Penn professor James Serpell explains the complicated conundrum of granting “non-human personhood” to animals.
There’s no doubting that humans love animals. We post their photos all over the internet, we feed them from our tables, and we include them in our holiday cards…”Love Lisa, Mark & Whiskers!”
From harpooning whales to clubbing harp seals to experimenting on chimpanzees, their welfare is even frequently elevated to a cause celebre. In many cases, we treat them as people, so why not recognize them legally as such by granting them “non-human personhood”?
We put that seemingly simple question to James Serpell, a professor of animal ethics and welfare at Penn’s School of Veterinary Medicine. In response, he brought up the case of a primate who was kept in reportedly horrific conditions in someone’s basement.
“Treating [animals] like someone’s property that they can keep in the basement in a cage is not appropriate,” he says, adding that we all know that mistreating animals we share so much with genetically is inherently wrong. But, he continues, “when you start to think about the implications of giving animals non-human personhood it does appear to open a legal can of worms that could have very complicated and drastic ramifications throughout society.”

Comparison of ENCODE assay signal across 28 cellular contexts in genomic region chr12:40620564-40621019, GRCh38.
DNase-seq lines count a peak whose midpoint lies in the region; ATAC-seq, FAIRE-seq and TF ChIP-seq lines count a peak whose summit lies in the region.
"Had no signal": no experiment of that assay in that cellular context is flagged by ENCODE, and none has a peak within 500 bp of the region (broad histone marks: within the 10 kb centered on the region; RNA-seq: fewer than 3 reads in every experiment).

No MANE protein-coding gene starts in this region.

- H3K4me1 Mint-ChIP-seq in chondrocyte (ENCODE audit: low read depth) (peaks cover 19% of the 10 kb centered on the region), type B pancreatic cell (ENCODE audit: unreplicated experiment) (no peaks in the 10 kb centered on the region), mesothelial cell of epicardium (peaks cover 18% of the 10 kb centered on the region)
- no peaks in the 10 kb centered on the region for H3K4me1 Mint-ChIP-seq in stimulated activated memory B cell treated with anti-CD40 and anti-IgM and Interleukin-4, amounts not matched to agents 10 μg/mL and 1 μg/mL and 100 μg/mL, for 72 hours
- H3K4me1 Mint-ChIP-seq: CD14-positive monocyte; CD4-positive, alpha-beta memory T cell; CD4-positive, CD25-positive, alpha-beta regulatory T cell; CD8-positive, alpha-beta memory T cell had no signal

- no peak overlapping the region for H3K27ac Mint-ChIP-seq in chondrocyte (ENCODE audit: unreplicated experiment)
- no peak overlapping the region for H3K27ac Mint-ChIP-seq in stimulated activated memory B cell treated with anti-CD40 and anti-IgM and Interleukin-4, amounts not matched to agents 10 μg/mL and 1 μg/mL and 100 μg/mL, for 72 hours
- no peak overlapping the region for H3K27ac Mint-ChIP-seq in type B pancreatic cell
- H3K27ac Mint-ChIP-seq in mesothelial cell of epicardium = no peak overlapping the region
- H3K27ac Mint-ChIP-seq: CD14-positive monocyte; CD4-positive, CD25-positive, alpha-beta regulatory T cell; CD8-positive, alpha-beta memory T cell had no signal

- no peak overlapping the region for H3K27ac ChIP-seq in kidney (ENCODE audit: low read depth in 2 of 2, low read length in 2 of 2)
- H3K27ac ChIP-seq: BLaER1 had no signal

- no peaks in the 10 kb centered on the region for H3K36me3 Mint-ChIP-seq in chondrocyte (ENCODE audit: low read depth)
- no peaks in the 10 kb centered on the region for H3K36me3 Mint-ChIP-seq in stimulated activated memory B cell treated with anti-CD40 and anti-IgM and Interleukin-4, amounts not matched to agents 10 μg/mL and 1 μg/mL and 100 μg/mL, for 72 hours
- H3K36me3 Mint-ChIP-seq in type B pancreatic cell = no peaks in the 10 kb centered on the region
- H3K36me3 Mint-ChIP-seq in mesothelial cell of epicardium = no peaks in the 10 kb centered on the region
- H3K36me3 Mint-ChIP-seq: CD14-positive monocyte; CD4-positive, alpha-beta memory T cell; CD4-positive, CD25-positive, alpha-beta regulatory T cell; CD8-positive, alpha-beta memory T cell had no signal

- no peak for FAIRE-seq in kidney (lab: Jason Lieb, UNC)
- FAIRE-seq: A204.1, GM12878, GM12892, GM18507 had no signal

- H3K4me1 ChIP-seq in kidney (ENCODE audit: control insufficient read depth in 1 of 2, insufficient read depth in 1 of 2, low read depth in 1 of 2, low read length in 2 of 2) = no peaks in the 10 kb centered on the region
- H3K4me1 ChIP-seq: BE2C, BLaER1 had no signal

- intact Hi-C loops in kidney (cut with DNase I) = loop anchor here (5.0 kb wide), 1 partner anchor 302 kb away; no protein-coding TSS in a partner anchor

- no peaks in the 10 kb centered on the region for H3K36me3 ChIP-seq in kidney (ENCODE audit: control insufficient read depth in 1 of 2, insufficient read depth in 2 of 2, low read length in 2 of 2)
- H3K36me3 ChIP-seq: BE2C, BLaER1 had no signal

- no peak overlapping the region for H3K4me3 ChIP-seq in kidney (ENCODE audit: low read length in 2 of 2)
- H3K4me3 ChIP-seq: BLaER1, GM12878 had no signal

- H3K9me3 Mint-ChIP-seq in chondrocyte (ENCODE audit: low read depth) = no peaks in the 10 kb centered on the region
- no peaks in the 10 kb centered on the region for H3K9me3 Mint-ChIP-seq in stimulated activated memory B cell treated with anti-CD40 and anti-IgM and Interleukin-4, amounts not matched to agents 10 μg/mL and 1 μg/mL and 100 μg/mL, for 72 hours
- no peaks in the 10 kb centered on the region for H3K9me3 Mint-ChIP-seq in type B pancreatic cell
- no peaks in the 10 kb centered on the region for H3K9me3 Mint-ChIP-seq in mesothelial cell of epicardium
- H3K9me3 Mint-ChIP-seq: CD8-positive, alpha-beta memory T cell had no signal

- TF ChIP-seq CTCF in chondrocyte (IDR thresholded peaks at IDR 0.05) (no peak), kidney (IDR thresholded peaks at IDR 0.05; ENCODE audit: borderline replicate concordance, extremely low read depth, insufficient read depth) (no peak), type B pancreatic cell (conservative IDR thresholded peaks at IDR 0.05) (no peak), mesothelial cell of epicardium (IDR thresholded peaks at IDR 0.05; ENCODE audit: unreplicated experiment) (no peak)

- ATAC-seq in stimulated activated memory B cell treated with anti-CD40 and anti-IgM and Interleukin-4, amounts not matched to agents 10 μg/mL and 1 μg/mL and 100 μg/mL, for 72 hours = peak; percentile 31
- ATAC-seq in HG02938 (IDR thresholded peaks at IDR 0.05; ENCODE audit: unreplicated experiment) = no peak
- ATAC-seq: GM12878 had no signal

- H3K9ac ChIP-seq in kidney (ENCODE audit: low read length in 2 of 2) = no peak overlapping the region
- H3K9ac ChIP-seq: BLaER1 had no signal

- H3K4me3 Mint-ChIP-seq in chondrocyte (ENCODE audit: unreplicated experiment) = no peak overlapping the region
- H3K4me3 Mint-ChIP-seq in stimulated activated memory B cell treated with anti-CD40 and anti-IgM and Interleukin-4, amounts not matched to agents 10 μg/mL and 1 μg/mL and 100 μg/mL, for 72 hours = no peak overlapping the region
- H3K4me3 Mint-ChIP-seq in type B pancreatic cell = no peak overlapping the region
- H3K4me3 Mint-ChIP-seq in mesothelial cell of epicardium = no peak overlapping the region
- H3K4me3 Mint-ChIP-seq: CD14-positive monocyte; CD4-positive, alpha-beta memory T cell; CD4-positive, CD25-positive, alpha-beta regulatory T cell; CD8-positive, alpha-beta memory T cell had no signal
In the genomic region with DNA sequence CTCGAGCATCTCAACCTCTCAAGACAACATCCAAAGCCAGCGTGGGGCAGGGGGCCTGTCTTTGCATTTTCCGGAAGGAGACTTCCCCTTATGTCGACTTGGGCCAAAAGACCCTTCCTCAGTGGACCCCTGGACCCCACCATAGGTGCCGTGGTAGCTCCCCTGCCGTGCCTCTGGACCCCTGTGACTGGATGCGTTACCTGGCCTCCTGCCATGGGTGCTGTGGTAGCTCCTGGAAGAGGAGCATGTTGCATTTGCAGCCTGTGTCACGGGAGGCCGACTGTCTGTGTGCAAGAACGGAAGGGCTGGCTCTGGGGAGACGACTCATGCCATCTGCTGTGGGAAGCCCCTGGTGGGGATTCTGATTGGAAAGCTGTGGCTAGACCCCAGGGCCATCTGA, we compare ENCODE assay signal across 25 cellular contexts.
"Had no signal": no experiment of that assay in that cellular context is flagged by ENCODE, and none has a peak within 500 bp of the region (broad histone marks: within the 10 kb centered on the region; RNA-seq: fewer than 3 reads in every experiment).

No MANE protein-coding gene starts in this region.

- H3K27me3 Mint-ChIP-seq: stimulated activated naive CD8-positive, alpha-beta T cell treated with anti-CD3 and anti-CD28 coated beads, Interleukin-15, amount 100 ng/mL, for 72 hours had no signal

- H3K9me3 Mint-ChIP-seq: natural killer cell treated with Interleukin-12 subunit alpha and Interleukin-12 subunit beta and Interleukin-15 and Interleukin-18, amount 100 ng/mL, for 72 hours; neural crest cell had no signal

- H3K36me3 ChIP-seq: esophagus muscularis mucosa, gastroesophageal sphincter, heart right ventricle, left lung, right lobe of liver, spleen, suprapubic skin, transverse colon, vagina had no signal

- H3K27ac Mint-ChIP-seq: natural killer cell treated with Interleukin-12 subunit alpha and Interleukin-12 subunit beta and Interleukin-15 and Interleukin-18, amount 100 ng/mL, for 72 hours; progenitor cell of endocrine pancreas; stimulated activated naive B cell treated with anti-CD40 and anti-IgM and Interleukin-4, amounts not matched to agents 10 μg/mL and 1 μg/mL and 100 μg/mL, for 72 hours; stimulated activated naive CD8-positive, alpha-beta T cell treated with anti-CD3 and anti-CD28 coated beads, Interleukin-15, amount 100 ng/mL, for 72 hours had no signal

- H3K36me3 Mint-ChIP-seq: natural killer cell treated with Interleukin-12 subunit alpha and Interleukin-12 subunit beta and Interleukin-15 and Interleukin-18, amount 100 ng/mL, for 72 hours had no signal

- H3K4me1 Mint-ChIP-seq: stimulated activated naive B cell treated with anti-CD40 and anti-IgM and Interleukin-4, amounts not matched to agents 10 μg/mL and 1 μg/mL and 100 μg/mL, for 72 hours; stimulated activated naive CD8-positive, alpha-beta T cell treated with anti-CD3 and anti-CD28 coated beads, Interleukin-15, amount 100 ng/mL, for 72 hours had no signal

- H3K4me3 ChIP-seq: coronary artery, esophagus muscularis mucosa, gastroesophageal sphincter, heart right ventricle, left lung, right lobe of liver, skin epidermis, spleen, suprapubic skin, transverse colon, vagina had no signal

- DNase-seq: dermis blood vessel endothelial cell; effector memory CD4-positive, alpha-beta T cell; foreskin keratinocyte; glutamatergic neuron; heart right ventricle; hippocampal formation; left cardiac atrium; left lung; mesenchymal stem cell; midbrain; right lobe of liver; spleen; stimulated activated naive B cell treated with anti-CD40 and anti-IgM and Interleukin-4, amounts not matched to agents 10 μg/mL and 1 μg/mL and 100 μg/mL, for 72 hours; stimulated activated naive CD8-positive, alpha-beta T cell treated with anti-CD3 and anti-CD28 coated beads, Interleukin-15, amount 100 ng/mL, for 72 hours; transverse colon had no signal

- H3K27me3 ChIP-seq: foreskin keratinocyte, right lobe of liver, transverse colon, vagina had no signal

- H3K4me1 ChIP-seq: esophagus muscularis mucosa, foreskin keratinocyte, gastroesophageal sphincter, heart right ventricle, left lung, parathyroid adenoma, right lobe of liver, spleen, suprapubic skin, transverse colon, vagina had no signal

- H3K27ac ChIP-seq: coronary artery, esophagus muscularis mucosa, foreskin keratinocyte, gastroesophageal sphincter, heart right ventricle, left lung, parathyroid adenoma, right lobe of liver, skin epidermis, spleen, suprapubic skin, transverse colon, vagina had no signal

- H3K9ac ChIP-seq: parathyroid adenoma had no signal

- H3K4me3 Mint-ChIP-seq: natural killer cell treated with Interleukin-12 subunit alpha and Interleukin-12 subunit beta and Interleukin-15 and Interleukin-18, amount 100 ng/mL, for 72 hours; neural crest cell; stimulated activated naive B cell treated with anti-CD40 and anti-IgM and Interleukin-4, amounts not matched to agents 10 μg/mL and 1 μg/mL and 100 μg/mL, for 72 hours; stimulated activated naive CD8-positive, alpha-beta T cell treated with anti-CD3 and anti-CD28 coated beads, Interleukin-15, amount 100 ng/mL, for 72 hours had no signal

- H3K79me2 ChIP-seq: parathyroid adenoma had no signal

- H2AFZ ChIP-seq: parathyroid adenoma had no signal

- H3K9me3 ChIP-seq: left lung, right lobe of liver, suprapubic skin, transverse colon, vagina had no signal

Farming, research, even pet ownership would change dramatically, he argues.
Should we prioritize treating animals well, and if so, which ones? Or are we fooling ourselves to think we don’t still rely on our domination of other species?
“We’re very torn over these issues,” says Serpell.